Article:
Description

This book reviews the development of antibiotic resistance in clinical pathogens and the various enzymes associated with this resistance. It includes a comprehensive review of the enzymes' activity, the genes that code for these proteins, and the ease with which these genes are transferred between bacteria. It then emphasizes the serious problems that the dissemination of these proteins has had on clinical medicine.

Purpose

The purpose is to review the history of antibiotics and the resistance that resulted from the expanded use of these drugs in medicine and commerce. The book also gives a detailed view of how new antibiotics may be designed to combat this increasing resistance problem. The authors are all experts in the research of antibiotic structure and function and many are actively involved in discovering new antibiotics that will help to solve some of the problems of antibiotic resistance that have occurred in the last decades.

Audience

This book will be valuable to scientists working in areas of antibiotic development, enzymology, protein structure, and molecular pathogenic microbiology. This information will also be invaluable for clinical laboratories monitoring antibiotic resistance, hospital epidemiologists, and clinical pharmacists as well as physicians treating difficult antibiotic resistant infections. Eventually this will benefit the public by leading to newer antibiotics that will be effective without leading to resistant bacteria.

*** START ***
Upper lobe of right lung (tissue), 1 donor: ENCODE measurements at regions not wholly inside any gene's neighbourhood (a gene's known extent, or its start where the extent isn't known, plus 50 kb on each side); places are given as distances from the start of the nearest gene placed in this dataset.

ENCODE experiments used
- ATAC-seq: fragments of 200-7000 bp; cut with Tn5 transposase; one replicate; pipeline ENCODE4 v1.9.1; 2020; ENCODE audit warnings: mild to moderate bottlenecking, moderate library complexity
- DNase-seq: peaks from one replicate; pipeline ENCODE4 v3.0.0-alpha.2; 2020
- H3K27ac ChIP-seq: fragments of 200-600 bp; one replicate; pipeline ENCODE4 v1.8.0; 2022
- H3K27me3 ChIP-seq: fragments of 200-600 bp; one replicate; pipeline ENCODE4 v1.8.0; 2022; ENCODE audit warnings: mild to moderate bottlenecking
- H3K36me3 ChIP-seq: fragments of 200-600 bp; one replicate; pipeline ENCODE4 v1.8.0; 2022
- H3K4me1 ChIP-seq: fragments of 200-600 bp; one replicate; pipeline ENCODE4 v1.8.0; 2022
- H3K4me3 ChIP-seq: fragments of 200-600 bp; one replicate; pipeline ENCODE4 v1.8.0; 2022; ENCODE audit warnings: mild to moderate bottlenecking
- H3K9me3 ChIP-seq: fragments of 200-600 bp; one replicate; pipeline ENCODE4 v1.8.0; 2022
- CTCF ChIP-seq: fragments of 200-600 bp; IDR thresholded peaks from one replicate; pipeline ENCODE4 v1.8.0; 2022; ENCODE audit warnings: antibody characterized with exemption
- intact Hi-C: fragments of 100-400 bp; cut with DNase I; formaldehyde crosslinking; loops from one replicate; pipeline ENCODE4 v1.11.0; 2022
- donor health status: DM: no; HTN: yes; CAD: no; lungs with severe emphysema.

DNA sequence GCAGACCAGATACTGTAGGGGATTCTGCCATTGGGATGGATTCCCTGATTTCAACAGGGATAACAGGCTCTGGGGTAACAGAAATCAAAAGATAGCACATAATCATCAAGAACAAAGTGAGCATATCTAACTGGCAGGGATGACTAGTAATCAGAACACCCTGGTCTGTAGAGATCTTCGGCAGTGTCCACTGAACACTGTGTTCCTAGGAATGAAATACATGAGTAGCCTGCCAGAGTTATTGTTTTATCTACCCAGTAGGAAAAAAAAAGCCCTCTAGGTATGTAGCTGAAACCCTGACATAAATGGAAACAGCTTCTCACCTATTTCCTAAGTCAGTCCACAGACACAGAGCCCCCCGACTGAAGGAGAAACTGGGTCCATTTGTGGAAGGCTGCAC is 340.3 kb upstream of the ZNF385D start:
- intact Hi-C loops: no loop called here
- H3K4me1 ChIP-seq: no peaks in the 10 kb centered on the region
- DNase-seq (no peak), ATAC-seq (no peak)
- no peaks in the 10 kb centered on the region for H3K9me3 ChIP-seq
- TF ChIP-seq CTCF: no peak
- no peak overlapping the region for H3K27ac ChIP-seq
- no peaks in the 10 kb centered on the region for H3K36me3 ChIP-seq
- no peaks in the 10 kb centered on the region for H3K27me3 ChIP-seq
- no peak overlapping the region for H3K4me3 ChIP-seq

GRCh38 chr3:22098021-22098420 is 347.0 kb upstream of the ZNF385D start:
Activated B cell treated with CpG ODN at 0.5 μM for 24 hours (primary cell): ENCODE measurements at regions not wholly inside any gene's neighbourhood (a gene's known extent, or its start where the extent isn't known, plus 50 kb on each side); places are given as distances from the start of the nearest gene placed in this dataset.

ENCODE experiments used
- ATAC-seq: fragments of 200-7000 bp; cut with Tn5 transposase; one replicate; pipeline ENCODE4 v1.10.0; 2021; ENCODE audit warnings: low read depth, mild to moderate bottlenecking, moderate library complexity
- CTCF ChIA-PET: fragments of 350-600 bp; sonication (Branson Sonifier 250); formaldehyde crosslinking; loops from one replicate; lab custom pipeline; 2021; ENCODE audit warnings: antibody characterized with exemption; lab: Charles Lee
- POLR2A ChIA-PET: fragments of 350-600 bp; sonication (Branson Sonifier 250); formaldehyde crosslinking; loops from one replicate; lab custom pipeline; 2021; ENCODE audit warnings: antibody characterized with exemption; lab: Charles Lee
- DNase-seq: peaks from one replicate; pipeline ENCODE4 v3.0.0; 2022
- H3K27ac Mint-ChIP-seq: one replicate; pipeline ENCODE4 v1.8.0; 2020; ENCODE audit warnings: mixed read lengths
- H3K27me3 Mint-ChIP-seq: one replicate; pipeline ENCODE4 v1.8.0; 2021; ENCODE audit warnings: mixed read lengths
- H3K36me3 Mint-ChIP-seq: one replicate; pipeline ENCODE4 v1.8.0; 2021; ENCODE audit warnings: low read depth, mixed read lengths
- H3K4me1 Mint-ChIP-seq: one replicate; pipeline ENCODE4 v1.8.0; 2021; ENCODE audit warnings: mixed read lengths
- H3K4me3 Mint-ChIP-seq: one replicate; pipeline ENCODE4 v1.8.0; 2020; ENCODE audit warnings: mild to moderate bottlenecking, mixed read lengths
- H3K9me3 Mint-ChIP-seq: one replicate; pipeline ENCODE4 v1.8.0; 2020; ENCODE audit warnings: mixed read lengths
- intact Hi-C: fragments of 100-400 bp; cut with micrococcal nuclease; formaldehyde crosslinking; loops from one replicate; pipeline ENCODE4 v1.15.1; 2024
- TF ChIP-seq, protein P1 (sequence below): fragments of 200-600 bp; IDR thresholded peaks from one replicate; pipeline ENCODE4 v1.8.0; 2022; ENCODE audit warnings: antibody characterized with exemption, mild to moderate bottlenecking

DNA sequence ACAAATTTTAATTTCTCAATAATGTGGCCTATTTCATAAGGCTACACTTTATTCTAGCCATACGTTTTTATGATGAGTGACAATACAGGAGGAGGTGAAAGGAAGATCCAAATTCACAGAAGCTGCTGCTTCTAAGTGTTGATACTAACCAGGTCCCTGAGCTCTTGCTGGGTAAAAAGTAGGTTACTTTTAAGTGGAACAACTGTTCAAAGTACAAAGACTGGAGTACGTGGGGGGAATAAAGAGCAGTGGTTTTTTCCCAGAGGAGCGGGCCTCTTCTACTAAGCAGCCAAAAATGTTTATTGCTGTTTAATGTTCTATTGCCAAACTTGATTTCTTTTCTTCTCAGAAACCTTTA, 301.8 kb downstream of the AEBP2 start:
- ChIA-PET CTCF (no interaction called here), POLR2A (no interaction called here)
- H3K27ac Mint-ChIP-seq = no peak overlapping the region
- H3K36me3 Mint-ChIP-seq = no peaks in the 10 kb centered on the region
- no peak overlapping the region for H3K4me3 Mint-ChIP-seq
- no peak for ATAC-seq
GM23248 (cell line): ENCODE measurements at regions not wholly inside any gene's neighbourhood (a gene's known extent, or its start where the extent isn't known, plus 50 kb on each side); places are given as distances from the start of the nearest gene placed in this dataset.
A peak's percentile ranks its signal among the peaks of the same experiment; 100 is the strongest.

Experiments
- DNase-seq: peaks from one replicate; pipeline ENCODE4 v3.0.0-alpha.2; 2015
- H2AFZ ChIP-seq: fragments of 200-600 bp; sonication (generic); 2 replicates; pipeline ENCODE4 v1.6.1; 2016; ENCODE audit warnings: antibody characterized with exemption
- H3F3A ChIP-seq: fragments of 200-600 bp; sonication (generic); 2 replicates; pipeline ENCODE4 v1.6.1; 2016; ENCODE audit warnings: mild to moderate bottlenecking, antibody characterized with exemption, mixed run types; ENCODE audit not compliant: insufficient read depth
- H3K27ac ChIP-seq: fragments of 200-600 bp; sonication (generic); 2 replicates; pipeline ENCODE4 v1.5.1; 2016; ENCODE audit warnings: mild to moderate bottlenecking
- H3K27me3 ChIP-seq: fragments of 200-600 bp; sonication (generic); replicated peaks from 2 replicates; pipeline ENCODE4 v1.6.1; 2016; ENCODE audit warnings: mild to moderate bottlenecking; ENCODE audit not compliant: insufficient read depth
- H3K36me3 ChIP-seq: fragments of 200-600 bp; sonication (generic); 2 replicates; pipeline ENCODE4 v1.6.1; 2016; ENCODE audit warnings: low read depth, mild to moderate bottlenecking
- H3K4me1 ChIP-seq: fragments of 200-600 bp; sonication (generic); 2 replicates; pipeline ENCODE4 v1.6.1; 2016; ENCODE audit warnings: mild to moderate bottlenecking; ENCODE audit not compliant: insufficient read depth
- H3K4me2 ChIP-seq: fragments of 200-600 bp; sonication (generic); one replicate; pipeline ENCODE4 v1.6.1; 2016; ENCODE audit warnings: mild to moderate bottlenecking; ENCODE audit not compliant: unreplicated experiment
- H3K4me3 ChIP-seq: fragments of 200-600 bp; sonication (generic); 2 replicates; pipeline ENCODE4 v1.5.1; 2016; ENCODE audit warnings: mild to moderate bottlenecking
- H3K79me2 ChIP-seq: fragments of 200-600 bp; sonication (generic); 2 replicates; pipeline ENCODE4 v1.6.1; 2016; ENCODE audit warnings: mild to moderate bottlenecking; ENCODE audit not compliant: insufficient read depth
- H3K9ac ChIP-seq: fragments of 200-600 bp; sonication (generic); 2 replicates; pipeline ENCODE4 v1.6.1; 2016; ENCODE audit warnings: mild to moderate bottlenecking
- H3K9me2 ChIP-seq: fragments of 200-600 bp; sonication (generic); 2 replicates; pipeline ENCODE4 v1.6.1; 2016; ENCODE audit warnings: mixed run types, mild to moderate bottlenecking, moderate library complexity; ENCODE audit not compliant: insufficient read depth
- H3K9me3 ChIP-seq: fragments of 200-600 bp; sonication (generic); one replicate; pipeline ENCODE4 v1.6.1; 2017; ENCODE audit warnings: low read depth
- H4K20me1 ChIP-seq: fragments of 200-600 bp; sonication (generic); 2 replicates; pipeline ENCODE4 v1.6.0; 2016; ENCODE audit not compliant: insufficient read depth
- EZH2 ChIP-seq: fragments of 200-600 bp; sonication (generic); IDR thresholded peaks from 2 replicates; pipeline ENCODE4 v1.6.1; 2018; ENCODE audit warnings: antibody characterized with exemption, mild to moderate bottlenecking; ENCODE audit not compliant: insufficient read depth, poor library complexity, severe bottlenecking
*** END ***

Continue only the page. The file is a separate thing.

Features

Throughout the book, there are accounts of the history behind the discovery of enzymes causing antibiotic resistance in clinical disease. It then reviews the current problems and the spread of antibiotic resistance. Three major sections broadly explain the bacterial enzymes that allow bacteria to resist antibiotics. Topics vary from the details of the kinetics of beta-lactamases and penicillin binding proteins to the dissemination of antibiotic resistance by bacterial conjugation. An interesting feature is the great detail that is included about the structure of the proteins involved in antibiotic resistance and the modeling of these proteins using computer graphics. These 3-dimensional models have allowed for careful strategic design of new antibiotics that can continue to inhibit the activity of crucial bacterial enzymes, thus leading to bacterial death. The last section has several chapters that cover the reasons why antibiotic resistance has disseminated quickly and shows the cost of this dissemination to healthcare.

Assessment

This is a powerful book that explains in clear detail the mechanisms of antibiotic resistance. It will be a wonderful resource for discovery of new antimicrobial drugs as well as a tool to help investigate the emergence of new resistance patterns. It is well written and engaging. It is not too large to sit on a desk and can be easily picked up when searching for answers to a puzzling antibiotic resistance pattern.

Doody Enterprises

Reviewer: Rebecca Horvat, PhD, D(ABMM) (University of Kansas Medical Center)

Review Date: Unknown